You might have seen in the news recently that lots of suppliers are putting their prices up because the cost to supply energy has been rising. At Bulb we always hold off on putting our prices up for as long as we can. Unfortunately, we do now need to increase our prices. In this post, we explain what this means for energy bills and what’s behind the changes.
Our rates are going up on 19 April
We’re increasing our electricity and gas rates, along with our daily standing charge. A typical home (as set by Ofgem, the energy regulator) using both electricity and gas will see an increase of £91 a year.
We’ll be in contact with all our members individually between Wednesday 17 March and Friday 19 March to explain what the changes mean for you.
For current Bulb members, all rates will change on Monday 19 April. We don’t do exit fees, so any member who is unhappy with the new rates can leave at any time without penalty.
People who switch to Bulb from Monday 29 March will be on the new rates once their switch completes. Members with traditional top up meters will be on the new rates from Monday 19 April. You can look up the new rates for your area by getting a quote on the Bulb website.
Bulb is below the energy price caps
After these changes, Bulb will be below the energy price caps, which come into force on Thursday 1 April. While our standing charge is going up, we'll be below the cap and around the average for a supplier. Overall, Bulb prices are £81 below the ’Default’ energy price cap, which limits the annual cost of energy for people who pay by direct debit. And for Pay As You Go members, Bulb prices are £9 below the ’Prepayment’ price cap, which limits the cost of energy for people who top up.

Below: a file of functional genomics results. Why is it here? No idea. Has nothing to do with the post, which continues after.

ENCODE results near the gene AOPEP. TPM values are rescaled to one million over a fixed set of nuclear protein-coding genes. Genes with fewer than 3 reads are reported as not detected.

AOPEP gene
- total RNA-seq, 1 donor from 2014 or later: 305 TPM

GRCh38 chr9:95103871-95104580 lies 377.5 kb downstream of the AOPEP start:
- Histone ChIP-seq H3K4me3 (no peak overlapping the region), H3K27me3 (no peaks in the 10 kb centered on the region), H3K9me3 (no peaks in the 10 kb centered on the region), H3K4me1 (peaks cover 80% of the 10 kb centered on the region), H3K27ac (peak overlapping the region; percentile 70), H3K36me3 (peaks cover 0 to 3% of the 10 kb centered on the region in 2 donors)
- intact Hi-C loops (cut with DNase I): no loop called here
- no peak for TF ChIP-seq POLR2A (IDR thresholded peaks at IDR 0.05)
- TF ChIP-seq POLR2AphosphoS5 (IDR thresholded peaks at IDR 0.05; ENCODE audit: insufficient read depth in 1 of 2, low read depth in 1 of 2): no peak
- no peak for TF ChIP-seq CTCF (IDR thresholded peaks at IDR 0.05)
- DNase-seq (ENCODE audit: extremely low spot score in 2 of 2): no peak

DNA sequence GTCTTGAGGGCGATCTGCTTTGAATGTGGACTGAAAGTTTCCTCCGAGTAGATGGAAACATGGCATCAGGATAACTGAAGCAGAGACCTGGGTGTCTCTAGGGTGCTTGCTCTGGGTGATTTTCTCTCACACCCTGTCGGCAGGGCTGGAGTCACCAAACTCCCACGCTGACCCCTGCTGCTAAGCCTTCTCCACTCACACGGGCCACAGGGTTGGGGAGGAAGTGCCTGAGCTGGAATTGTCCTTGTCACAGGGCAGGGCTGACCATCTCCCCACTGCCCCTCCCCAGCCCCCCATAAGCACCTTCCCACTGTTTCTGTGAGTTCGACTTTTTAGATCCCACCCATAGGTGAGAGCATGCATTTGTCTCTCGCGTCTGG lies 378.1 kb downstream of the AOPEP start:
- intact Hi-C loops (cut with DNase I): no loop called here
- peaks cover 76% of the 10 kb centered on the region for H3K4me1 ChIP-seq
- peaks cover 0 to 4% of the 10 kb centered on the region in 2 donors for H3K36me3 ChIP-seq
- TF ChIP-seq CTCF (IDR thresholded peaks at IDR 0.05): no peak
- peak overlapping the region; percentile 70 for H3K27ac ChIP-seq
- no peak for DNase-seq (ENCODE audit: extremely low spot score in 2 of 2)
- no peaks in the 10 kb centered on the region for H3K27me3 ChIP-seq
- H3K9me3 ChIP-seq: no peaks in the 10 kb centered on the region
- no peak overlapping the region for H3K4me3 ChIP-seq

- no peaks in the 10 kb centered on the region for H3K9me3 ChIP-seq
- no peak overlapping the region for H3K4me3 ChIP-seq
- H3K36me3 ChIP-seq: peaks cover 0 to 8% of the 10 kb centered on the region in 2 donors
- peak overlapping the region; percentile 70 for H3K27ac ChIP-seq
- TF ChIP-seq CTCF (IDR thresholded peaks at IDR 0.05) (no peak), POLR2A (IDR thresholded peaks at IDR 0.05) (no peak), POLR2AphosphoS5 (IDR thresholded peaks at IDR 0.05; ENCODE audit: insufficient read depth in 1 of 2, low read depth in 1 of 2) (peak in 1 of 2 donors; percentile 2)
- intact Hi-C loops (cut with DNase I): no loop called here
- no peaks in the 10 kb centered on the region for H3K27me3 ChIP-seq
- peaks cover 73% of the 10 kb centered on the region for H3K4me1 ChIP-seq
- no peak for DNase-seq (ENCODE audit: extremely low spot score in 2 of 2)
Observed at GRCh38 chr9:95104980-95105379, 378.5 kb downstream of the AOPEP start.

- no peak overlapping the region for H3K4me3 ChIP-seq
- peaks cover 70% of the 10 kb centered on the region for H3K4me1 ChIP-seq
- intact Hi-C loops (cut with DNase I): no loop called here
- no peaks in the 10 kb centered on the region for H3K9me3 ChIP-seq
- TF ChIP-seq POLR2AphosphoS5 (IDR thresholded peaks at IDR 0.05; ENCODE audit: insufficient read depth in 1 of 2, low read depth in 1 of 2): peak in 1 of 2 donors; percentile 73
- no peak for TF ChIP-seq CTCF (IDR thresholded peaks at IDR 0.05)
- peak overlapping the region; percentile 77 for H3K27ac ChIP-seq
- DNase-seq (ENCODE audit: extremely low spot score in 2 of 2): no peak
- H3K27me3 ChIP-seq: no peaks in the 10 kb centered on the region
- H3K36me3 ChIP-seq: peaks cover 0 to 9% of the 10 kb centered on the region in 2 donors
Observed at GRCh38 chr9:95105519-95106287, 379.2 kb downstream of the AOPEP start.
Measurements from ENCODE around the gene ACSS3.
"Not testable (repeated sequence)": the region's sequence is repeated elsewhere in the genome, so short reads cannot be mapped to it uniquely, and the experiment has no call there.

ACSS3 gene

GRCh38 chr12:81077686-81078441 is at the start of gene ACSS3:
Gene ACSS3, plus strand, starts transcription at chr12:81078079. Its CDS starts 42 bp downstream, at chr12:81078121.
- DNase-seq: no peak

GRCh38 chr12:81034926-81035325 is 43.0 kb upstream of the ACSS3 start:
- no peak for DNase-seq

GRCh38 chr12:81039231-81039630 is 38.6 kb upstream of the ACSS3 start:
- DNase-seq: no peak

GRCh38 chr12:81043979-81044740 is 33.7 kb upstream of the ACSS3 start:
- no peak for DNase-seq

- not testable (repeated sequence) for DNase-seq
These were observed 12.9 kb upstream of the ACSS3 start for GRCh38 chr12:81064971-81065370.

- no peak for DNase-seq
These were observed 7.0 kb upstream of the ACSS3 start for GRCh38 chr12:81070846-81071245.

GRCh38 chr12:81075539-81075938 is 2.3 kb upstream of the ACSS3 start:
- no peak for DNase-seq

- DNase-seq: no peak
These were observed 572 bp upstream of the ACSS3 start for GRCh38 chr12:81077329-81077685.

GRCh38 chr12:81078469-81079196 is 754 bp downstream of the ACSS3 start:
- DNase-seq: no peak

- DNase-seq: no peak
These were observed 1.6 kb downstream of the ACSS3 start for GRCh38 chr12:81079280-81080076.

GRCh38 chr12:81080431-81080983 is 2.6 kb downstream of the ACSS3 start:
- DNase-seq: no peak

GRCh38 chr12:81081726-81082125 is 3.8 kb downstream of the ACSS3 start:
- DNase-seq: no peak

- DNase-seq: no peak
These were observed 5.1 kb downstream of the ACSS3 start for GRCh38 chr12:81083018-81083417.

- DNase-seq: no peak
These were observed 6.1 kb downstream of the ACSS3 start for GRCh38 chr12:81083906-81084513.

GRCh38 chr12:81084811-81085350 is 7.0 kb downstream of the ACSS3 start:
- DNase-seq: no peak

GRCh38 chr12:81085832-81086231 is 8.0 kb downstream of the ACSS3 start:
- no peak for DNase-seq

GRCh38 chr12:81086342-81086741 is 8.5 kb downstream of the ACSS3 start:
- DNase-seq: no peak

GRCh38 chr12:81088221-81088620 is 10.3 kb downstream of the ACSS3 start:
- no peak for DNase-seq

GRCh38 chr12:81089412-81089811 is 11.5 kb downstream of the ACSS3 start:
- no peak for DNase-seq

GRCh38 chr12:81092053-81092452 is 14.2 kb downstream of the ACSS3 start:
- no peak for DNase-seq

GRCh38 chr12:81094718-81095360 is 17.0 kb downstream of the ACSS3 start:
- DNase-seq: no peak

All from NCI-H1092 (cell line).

What's behind the changes
Since our last update in September 2020, the cost of supplying energy has increased significantly. Wholesale costs are now 31% higher than they were in September when we last changed our prices.
Weather is the largest driving force behind these changes. In the autumn, while temperatures were mild, wholesale costs were relatively stable. But as the winter kicked in, both Europe and Asia have experienced cold spells driven by the Polar Vortex, a freezing circulation of winds from the Arctic Circle. Cold weather in Europe means we’ve been using more gas than normal to heat our homes. At the same time, it’s been cold in Asia and shipments of Liquified Natural Gas (LNG) have headed there rather than to Europe. The combination has meant gas storage across Europe is depleted. Storage levels are 24% lower today than they were at this point last year. The cost to buy gas is up as a result.
The cost of electricity tends to follow gas (because significant amounts of electricity are still produced using natural gas). On top of this, it’s been less windy than usual for this time of year, meaning wind farms have produced less electricity than expected. The cost to buy electricity is up too.